Our trip avoids the tourist traps and dives deep into the contemporary culture of the cities upon which we hoist our landing ropes. Here the best in design, art, drinking and eating is sampled with unhurried pleasure. Beginning in Amsterdam, where we pedal from contemporary galleries to lively bars and cafés, the cruise makes its way through Germany, winding from wineries to world-class malls, with refreshment stops at plenty of beer halls. In Strasbourg we navigate the city’s dining scene before our final port call in Basel offers summertime swimming, or tours of the city’s storied design sites.
Before our river cruise makes its sunset journey south, guests have an afternoon in Amsterdam to visit the famed Rijksmuseum, or pedal around its smaller art galleries, before boarding for a round (or two) of aperitifs.
Our retail stop in Düsseldorf’s combines independent shops with the Daniel Libeskind-designed Kö-Bogen mall. Look for gifts on Königsallee street and flowers for your cabin from Carlsplatz market.
The city provides a restful late-afternoon stop-off. Take in a view of the river from a good spot on the terrace of the Long Island Grill & Bar (complete with a glass of riesling), followed by a stroll along its historic banks.
In the heart of Germany’s wine country, our Koblenz stop offers trips out of town for afternoons of tasting and good dining. Highlights include a visit to the Weingut Schwaab winery to sample its sharp rieslings.
Onward journeys are available from the historic town of Heidelberg. A trip can be organised for an evening meal and a night on the tiles in Stuttgart’s Mitte and Rathaus drinking districts. A more laidback afternoon can be had at the upmarket Engelhorn department store in Mannheim.
Our stop in the Alsatian capital provides a tour of the region’s distinctive cuisine, with a moveable feast beginning at L’Épicerie and ending at Le Bistrot des Copains, where its famous tarte flambée can be enjoyed in a rustic- style setting.
What better way to end a summer cruise than a dip in the river in the historic Rhine bathing house? In winter we’ll organise a trip to the Vitra Design Museum, featuring works from the likes of Verner Panton and Alexander Girard.
Two More Trips:
We’re eyeing up two other destinations. The first is the Douro River from Porto, which snakes its way through one of the world’s oldest demarcated wine regions and into Spain. The second journey takes in the wonders of Southeast Asia on a slow ride down the Mekong. Guests enjoy the wonders of Cambodia and Vietnam – and plenty of city stops for shopping and dining.
Close to the edge
The perfect riverfront
Typically rolling through a city’s central business district, where noise levels are not so restricted due to a lack of residents, the urban riverfront is a location ripe for reinvention. While these areas once bustled with trade, today they tend to fall into lifelessness, particularly after sunset. Here we have combined the best in practice globally in an effort to reignite the river economy and, in the process, form our perfect riverfront.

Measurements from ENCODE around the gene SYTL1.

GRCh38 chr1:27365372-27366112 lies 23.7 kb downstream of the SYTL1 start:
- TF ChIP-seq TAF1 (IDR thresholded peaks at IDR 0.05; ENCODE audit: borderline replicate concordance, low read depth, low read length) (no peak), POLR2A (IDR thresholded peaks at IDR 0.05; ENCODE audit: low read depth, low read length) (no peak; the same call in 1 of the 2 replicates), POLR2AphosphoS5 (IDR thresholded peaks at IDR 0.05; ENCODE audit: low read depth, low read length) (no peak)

Swim in the pool or drink on the deck at our version of Berlin’s Badeschiff (bathing ship). Expect more rigorous exercise at our heated lap pool – or just dive into the river.
Up close and personal
The wide promenade is designed with flexibility in mind, to host various events and markets and provide plenty room for our food vendors. Wide tiered steps offer ample seating space, while safe access to the water allows for interaction with the river.
While one bank of the river is reserved for citizens, the opposite will be managed as a nature reserve, respecting the biodiversity of the river. Floating farms and gardens also service the riverfront’s many eating spots.
View from the top
Stepped platforms towards the riverfront provides vantage points and spaces for all manner of recreation. Thick vegetation on top promotes privacy and softens the sounds drifting up from the entertainment.
The timber jetty provides a focal point at the centre of the riverfront, where visitors can catch water taxis or hop aboard various dining and drinking cruises.
Old trade buildings and warehouses are repurposed into a lively selection of restaurants and bars, with plenty of outdoor shaded seating for summer days and a good few fresh fish dishes on the menu.
Besides a well-stocked lending library, newspaper and magazine kiosks provide international titles and essentials such as sunscreen, towels and beachwear.
Pack it all in
At the higher street level a Giken underground bike-storage system from Japan provides spaces for bikes, so the river promenade remains a decluttered pedestrian-friendly zone.
The quieter end of the river offers a staircase for access and exercise, as well as kayak hire. The influx of morning and evening foot traffic, in the form of people exercising, fuels trade for restaurants and coffee kiosks.